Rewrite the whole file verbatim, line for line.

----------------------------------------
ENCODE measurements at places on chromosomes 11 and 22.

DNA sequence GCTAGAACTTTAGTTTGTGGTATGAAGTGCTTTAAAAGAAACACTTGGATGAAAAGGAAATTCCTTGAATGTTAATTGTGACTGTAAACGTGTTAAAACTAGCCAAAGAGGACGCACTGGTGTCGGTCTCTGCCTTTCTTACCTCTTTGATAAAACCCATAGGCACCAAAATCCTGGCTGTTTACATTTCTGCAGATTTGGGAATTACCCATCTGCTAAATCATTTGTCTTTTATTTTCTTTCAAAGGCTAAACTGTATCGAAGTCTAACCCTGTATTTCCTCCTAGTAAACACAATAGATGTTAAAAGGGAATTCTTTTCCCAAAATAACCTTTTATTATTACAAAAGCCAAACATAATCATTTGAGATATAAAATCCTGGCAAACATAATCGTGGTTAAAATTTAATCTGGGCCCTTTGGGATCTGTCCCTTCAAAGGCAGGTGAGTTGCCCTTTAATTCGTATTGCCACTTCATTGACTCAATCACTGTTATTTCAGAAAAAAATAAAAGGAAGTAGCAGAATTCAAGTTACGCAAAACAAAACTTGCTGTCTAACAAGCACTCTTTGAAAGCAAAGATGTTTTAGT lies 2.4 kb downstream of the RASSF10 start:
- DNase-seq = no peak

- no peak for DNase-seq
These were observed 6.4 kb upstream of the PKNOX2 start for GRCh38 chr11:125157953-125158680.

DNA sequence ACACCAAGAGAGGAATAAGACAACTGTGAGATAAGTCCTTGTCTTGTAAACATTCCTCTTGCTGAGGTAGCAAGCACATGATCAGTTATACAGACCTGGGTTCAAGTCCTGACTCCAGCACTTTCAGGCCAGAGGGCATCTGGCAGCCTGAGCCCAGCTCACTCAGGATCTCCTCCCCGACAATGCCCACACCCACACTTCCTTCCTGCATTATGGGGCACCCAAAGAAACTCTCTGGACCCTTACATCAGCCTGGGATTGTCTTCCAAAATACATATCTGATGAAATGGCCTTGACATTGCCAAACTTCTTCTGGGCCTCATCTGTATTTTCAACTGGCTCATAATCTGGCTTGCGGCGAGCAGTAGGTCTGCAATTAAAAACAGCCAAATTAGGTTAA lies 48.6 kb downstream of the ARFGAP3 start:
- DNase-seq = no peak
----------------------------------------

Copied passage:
ENCODE measurements at places on chromosomes 11 and 22.

DNA sequence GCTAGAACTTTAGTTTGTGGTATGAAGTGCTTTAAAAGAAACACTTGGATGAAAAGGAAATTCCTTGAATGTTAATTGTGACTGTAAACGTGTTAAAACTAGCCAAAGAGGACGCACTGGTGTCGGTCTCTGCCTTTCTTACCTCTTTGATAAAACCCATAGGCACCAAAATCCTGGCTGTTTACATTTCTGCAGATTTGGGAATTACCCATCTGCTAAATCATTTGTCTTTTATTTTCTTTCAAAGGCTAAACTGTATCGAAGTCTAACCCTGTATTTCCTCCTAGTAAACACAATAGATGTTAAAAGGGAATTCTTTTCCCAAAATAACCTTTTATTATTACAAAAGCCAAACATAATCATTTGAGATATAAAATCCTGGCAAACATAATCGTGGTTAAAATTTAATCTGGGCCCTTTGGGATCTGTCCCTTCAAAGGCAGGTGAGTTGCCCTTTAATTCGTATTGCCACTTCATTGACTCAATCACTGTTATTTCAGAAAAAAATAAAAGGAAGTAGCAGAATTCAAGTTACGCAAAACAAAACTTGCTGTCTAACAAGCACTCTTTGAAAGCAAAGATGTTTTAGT lies 2.4 kb downstream of the RASSF10 start:
- DNase-seq = no peak

- no peak for DNase-seq
These were observed 6.4 kb upstream of the PKNOX2 start for GRCh38 chr11:125157953-125158680.

DNA sequence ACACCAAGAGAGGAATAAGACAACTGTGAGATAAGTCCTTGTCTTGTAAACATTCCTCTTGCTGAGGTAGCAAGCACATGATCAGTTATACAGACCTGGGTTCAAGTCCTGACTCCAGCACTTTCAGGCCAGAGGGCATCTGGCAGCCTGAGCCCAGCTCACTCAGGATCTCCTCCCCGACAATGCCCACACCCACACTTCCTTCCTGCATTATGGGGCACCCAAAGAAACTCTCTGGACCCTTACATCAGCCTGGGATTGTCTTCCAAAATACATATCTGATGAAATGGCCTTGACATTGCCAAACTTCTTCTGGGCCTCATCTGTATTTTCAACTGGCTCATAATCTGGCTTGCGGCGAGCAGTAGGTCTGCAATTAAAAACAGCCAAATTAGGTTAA lies 48.6 kb downstream of the ARFGAP3 start:
- DNase-seq = no peak